10 Things You Should Clean in the Spring (but Probably Don’t)

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You love to keep your house clean.

And even if some call it old-school, spring cleaning gives you a chance to really sanitize your house, just like Mom might have done.

But chances are you have some household items Mom didn’t have when you were growing up. And chances are good you forget to clean them.

Consider these 10 often overlooked items and the best way to deal with them as you do your spring cleaning.

1. Reusable grocery bags

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Those grocery bags you consistently use for meat, seafood, vegetables, milk and more could be filled with bacteria, mold and yeast. That’s true even if you follow the recommendation of using separate bags for similar foods. Examine the bags and look for cleaning instructions, recommends the American Cleaning Institute. At the very least, wipe out insulated bags with disinfecting cloths (especially along the seams) and discard bags that are worn or dirty. Tip: Don’t store those bags in the trunk. The warm, dark environment promotes the growth of bacteria, notes the ACI.

2. Window tracks

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Dirt, bugs and more collect on your windowsills and window tracks. Before wiping them down with window cleaner, vacuum up all the dust and debris you can. If your vacuum hose attachment is too wide to fit in the track, try this trick: Fit an empty toilet paper roll over the end of the hose and run it along the edges and into those hard-to-reach spots, recommends Good Housekeeping.

3. The walls

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Yes, you vacuum and scrub the floors, but your walls collect dust and dirt too. Run a dust mop along them or vacuum with a soft brush attachment. Tackle tough stains by washing them. Walls painted with latex paint should be washed with warm water and non-abrasive all-purpose cleaner, according to Better Homes and Gardens. Walls covered with oil-based paint should be washed with a mixture of 1 teaspoon of liquid dish detergent and ¼ teaspoon of white vinegar in a quart of warm water. Let the solution sit on the stain for 10 minutes and then blot, suggests BHG.

4. Window screens

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Yes, you should spray down the screens. That gets rid of the bugs, dust and debris. But you can go a step beyond by taking a scrap of carpeting and rubbing it across the screens, recommends HGTV magazine. The carpeting makes a “powerful brush that removes all dirt,” the magazine notes.

5. Grout

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Light-colored grout is easily stained and doesn’t seem to come clean no matter how hard you scrub. However, mild stains can be removed with a solution of half vinegar and half warm water. Put the solution into a spray bottle. Apply it to the grout and let it stand five minutes, recommends Bob Vila, the host of “This Old House.” Then take a stiff brush (such as a toothbrush) and scrub the grout.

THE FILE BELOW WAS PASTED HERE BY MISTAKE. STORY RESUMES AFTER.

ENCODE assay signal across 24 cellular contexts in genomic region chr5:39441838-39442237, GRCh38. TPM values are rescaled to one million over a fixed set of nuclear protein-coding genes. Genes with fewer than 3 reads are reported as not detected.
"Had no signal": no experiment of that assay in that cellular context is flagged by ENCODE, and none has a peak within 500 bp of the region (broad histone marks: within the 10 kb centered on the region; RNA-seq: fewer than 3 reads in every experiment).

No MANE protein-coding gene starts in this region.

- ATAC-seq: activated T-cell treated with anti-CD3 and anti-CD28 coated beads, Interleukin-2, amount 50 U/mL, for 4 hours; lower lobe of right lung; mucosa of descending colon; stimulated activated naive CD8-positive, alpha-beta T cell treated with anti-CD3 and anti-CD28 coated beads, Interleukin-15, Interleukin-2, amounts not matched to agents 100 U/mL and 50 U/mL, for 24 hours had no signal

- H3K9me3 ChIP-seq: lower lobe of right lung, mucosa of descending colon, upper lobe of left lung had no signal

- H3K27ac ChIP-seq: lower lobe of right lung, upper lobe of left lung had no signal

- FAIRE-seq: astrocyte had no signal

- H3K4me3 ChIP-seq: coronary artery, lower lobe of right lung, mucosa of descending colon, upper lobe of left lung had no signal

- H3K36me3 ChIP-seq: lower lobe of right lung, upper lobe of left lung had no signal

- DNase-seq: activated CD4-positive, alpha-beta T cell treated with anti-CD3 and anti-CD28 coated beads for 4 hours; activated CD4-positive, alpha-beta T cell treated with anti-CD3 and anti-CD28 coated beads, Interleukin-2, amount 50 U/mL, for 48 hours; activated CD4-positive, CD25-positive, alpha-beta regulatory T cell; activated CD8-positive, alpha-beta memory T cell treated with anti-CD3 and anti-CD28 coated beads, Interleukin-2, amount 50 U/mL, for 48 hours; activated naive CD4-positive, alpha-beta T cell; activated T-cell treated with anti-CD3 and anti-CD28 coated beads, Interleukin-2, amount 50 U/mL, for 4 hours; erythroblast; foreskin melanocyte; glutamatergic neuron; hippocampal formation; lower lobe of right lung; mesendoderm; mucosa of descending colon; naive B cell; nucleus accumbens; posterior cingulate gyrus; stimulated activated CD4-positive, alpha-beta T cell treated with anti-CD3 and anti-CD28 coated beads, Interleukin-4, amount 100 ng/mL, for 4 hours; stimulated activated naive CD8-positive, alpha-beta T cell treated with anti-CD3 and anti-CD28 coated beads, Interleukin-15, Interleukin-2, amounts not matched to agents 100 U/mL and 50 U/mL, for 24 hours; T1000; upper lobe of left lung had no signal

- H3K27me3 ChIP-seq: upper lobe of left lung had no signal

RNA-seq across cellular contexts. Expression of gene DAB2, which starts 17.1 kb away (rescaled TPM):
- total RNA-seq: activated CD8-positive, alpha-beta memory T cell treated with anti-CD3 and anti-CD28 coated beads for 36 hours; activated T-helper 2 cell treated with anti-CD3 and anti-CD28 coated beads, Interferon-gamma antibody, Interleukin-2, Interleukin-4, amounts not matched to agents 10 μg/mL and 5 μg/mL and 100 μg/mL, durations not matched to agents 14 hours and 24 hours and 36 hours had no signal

6. Garbage disposal

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Sure you run hot water down the garbage disposal and routinely grind up all the garbage that goes in there (and if you don’t, do!). But don’t forget to occasionally grind up ice or citrus peels to clean the blades and remove odor, recommends Good Housekeeping.

7. TV remote

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You grab the remote control when you’re watching TV, eating snacks, cooking dinner and all other times — so it’s understandably dirty. Of course you want to wipe it off regularly using a sponge and cleaner. But go beyond that. Remotes are made differently, but they are all cleaned in basically the same way, according to Men’s Journal. The magazine recommends removing the battery and disassembling the two halves. Dip a toothbrush in warm, soapy water and clean the rubber keypad. To clean the reverse side of the keypad (it has the contacts that connect in the charger) and the surface of the circuit board, use cotton swabs dipped in isopropyl rubbing alcohol. Dry the entire remote with a microfiber cloth. Make sure the remote is completely dry before you reassemble it.

8. Appliance tops

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Dirt, dust and grease collect on the refrigerator and cabinets, and not just where you can easily see it. After you clean the front, grab a footstool and climb up with paper towels and cleaner. Scrub the tops with warm water and soap or cleaner. It will make your whole kitchen fresher.

9. Mattresses

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Dust, hair, skin cells and more collect on your mattress. Use the upholstery tool on your vacuum to clean it, recommends Good Housekeeping. Press the vacuum tool firmly on the mattress especially along the sides and seams. Tip: If possible, to remove more dust and dirt, use a garment steamer before vacuuming, GH recommends.

10. Oven racks

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If you have a self-cleaning oven, you pay a price — the mechanism harms the racks over time, Bob Vila says. You can help prevent that damage by cleaning the racks independently. Let them soak in soapy water overnight, and in the morning scrub, rinse and dry the racks.

If you want a truly clean house, take your spring cleaning to the next level with these ideas. Investing the time now will make cleaning easier through the rest of the season.

What do you include in your spring cleaning? Share with us in comments below or on our Facebook page.

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